One of the biggest breakthrough performances of the year comes in an unexpected package; the Sundance Film Festival favorite “The Farewell” introduces audiences to 75-year-old Chinese actress Zhao Shuzhen in her dazzling American film debut. “I’m so lucky,” Shuzhen says via translator in an interview with Variety. It’s a word she uses frequently, and precisely the word filmmaker Lulu Wang uses when talking about finding the actress who embodies her grandmother on screen.
Wang opens the movie, which opens in New York and Los Angeles this week, by telling us it is “based on a true lie.” In a 2016 episode of “This American Life” titled “In Defense of Ignorance,” Wang detailed the lengths her family went through to obscure the truth from her real-life grandmother after she was diagnosed with cancer and given only weeks to live. Believing her final days should be spent in blissful ignorance – and that it would adversely affect her health to learn otherwise – the family rushed a wedding as an excuse to bring the whole brood together in China.
In the film, Awkwafina plays Billi, the granddaughter who struggles with concealing the truth, and Shuzhen is her beloved “Nai Nai” – Chinese for “grandma” – a tough but loving matriarch adored by her family. With a story so personal, Wang obviously wanted the perfect Nai Nai, but it was a tall order: audiences have to believe she is the type of woman who won’t let a thing get by her when studying a menu, but is unaware her entire family is deceiving her.
Shuzhen has been a professional actor since the age of 16. “I’ve done a lot of series in China and spent years on the stage in theater,” she says. “Most people know me from a TV show I did here many years ago, a family drama that was very popular. There was also a more recent one in which I also played a grandma.”
She first heard about “The Farewell” from Diana Lin, who plays her daughter (Billi’s mother) in the movie. Originally, Shuzhen didn’t even realize it was a true story. “Lulu Wang called me herself to talk and told me about her Nai Nai,” Shuzhen recalls. “And that’s when I learned it was a true story.” She also wasn’t familiar with her onscreen granddaughter Awkwafina, but the two quickly developed a bond – Awkwafina refers to her as “Teacher Zhao.” Says Shuzhen, “On the set she was really professional and funny and pleasant to work with. When we were on set she made everybody laugh. Everyone was so happy there on the movie. I liked her a lot and we got close really fast.”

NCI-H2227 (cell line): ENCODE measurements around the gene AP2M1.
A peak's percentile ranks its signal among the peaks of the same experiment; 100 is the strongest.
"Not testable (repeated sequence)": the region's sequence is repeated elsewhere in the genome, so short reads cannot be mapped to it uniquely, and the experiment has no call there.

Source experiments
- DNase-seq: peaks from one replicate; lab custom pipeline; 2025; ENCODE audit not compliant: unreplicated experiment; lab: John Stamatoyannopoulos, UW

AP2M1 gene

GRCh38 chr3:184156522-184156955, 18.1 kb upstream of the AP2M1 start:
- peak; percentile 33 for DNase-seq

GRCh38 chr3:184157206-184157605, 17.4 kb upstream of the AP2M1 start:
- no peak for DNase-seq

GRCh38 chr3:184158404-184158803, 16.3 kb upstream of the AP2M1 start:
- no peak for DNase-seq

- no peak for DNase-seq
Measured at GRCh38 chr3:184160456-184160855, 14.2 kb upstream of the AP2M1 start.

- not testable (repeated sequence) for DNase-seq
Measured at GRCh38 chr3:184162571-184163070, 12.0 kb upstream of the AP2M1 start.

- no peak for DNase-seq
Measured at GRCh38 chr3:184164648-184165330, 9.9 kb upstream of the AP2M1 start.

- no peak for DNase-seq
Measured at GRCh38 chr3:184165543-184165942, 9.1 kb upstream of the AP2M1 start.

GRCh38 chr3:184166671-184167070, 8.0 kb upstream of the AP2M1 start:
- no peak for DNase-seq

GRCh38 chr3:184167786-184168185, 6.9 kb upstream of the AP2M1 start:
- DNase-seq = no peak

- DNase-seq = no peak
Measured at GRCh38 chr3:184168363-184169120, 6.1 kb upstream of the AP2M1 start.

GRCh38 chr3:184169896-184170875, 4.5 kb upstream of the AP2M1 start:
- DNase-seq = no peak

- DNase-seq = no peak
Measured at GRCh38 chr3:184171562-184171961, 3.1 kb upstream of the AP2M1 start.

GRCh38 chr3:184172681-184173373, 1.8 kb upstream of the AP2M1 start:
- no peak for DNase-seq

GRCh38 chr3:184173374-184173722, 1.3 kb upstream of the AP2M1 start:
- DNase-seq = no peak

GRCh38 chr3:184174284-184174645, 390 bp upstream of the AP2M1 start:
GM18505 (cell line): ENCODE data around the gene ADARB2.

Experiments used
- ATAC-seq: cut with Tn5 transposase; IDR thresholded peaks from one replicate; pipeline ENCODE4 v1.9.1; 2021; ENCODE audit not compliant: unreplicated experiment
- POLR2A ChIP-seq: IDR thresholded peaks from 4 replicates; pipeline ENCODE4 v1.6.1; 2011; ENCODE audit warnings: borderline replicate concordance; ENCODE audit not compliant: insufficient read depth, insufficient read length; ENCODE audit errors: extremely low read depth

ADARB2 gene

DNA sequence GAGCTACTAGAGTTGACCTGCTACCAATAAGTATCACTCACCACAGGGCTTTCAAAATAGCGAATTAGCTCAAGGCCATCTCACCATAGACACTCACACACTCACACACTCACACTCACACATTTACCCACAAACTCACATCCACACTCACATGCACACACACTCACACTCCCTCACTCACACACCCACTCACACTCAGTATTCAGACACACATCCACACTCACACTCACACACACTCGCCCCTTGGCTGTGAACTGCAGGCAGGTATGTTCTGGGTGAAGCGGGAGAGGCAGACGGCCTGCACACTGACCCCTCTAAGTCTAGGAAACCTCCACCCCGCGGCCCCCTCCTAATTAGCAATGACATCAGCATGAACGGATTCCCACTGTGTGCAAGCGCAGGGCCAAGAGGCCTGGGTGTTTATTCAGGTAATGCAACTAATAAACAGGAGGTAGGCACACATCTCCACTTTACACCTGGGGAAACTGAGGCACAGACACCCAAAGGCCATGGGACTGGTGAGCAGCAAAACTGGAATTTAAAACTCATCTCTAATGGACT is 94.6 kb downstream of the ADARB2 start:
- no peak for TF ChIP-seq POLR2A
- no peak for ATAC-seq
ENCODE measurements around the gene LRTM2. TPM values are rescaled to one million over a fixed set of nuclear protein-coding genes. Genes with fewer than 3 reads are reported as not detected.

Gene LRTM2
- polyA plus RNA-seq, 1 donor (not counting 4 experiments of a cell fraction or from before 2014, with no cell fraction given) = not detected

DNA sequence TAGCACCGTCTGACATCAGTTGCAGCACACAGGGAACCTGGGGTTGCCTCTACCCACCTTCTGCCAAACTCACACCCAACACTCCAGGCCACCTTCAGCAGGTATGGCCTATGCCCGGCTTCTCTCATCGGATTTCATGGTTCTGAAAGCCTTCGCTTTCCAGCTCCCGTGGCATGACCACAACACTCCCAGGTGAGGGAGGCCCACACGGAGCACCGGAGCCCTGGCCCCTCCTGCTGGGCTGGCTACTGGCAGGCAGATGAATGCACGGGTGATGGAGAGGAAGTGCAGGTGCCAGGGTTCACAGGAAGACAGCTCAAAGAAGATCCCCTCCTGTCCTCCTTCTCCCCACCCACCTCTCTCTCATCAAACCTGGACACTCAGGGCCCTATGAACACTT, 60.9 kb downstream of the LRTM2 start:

(Warning: The following paragraph contains spoilers for the film. Do not proceed if you haven’t seen the movie.)
Shuzhen also had the opportunity to meet the real Nai Nai before shooting began. The real Nai Nai thought she was just meeting a friend, as she was still unaware of her diagnosis. “I visited her in her house with Lulu and was really touched by their connection,” she says. “She was very strong and optimistic and had a big smile on her face.”
Audiences have been buzzing about Shuzhen’s performance since the film premiered at the Sundance Film Festival, where it won the audience award. Shuzhen wasn’t able to attend, as she was working and it coincided with Chinese New Year.
Asked about the mounting awards buzz around her performance, Shuzhen laughs. “I haven’t thought about that, I just love the film,” she demurs. “When we were shooting I felt all the cultures connecting and people were so respectful of each other. The whole shooting made me really, really happy.”